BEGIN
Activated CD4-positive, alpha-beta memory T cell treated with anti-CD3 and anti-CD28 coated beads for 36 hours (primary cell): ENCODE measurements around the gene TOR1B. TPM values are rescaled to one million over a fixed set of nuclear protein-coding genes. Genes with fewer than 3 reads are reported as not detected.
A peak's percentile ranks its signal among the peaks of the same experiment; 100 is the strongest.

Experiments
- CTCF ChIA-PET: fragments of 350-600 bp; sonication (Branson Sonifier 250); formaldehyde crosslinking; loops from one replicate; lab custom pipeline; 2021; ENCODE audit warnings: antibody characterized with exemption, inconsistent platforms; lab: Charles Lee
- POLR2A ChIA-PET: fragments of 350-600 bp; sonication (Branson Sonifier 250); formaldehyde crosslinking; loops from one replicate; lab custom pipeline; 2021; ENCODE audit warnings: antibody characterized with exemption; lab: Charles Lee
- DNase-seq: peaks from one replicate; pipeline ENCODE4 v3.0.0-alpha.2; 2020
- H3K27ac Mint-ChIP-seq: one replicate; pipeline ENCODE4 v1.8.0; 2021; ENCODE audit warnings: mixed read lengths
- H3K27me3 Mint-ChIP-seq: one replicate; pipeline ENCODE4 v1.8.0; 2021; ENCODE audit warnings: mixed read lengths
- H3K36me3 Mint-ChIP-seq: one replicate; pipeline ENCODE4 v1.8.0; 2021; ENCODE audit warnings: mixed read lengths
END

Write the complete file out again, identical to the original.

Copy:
Activated CD4-positive, alpha-beta memory T cell treated with anti-CD3 and anti-CD28 coated beads for 36 hours (primary cell): ENCODE measurements around the gene TOR1B. TPM values are rescaled to one million over a fixed set of nuclear protein-coding genes. Genes with fewer than 3 reads are reported as not detected.
A peak's percentile ranks its signal among the peaks of the same experiment; 100 is the strongest.

Experiments
- CTCF ChIA-PET: fragments of 350-600 bp; sonication (Branson Sonifier 250); formaldehyde crosslinking; loops from one replicate; lab custom pipeline; 2021; ENCODE audit warnings: antibody characterized with exemption, inconsistent platforms; lab: Charles Lee
- POLR2A ChIA-PET: fragments of 350-600 bp; sonication (Branson Sonifier 250); formaldehyde crosslinking; loops from one replicate; lab custom pipeline; 2021; ENCODE audit warnings: antibody characterized with exemption; lab: Charles Lee
- DNase-seq: peaks from one replicate; pipeline ENCODE4 v3.0.0-alpha.2; 2020
- H3K27ac Mint-ChIP-seq: one replicate; pipeline ENCODE4 v1.8.0; 2021; ENCODE audit warnings: mixed read lengths
- H3K27me3 Mint-ChIP-seq: one replicate; pipeline ENCODE4 v1.8.0; 2021; ENCODE audit warnings: mixed read lengths
- H3K36me3 Mint-ChIP-seq: one replicate; pipeline ENCODE4 v1.8.0; 2021; ENCODE audit warnings: mixed read lengths